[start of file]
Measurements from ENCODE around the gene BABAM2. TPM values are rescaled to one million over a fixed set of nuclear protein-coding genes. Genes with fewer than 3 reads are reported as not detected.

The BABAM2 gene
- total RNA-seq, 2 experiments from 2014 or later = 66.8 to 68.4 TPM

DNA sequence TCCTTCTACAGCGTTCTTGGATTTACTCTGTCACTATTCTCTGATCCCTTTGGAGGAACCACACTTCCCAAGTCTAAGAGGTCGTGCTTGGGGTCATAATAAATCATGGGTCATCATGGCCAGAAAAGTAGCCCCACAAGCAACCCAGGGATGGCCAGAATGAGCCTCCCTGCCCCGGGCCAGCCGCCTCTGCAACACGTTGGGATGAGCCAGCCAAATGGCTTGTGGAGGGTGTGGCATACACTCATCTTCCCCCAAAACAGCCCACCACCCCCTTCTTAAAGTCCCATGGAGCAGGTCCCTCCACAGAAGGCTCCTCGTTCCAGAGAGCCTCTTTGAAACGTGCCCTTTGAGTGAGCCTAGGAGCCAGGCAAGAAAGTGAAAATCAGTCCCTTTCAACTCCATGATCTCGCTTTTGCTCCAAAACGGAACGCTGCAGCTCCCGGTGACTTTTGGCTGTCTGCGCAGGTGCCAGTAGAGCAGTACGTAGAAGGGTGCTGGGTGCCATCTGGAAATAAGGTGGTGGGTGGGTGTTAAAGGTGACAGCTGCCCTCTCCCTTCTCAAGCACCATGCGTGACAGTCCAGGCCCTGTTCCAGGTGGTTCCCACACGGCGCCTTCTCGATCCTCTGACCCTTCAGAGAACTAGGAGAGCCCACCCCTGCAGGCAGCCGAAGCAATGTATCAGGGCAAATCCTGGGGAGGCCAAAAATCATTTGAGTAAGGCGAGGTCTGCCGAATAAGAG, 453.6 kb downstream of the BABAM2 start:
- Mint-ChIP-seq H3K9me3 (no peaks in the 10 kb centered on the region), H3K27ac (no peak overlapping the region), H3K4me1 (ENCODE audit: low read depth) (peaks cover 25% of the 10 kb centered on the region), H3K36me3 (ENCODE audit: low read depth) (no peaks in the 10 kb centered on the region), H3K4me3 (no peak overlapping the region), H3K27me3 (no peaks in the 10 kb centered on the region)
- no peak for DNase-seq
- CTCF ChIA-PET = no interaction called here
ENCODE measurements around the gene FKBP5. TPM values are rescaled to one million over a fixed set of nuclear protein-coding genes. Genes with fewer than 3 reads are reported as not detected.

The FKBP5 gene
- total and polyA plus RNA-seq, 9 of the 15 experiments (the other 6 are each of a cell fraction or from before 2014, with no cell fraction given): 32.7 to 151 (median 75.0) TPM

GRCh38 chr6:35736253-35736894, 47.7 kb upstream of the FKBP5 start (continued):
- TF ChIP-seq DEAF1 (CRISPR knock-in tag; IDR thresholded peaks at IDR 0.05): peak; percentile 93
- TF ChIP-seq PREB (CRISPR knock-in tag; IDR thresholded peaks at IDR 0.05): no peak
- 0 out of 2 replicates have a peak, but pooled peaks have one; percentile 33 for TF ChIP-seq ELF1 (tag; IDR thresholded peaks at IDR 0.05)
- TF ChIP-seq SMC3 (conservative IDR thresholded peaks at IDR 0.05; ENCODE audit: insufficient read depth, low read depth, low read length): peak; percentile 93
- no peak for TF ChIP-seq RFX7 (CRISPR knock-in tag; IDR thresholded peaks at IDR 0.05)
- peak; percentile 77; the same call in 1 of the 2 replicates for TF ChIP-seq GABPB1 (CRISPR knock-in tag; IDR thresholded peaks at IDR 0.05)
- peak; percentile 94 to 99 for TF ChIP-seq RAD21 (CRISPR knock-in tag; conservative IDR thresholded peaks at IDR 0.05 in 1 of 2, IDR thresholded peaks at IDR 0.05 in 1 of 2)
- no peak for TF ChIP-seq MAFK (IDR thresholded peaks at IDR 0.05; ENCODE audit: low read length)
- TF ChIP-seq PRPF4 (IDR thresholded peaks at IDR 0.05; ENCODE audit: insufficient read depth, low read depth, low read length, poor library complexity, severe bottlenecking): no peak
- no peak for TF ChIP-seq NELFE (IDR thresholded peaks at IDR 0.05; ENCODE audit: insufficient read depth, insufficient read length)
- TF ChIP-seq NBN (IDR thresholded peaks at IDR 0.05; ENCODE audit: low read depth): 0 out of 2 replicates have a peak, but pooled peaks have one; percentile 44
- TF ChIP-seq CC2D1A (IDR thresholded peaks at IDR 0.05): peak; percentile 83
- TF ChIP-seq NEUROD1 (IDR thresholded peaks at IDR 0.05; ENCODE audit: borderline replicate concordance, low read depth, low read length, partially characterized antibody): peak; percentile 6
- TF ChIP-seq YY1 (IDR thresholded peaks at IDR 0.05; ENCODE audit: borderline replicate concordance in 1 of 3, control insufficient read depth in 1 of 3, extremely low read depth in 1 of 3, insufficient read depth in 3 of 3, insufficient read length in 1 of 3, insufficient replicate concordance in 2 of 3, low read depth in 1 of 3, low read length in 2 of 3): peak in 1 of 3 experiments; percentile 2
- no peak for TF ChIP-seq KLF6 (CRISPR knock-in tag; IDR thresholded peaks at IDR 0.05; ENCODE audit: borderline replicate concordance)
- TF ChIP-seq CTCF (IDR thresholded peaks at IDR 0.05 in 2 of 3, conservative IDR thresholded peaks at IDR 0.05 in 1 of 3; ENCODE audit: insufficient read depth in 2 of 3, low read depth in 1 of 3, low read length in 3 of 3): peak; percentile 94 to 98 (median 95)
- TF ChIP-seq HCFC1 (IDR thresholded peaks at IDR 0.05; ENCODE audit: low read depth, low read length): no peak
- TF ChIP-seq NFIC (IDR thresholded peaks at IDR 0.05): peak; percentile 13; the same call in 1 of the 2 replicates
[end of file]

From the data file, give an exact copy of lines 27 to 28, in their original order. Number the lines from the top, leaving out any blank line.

- TF ChIP-seq CTCF (IDR thresholded peaks at IDR 0.05 in 2 of 3, conservative IDR thresholded peaks at IDR 0.05 in 1 of 3; ENCODE audit: insufficient read depth in 2 of 3, low read depth in 1 of 3, low read length in 3 of 3): peak; percentile 94 to 98 (median 95)
- TF ChIP-seq HCFC1 (IDR thresholded peaks at IDR 0.05; ENCODE audit: low read depth, low read length): no peak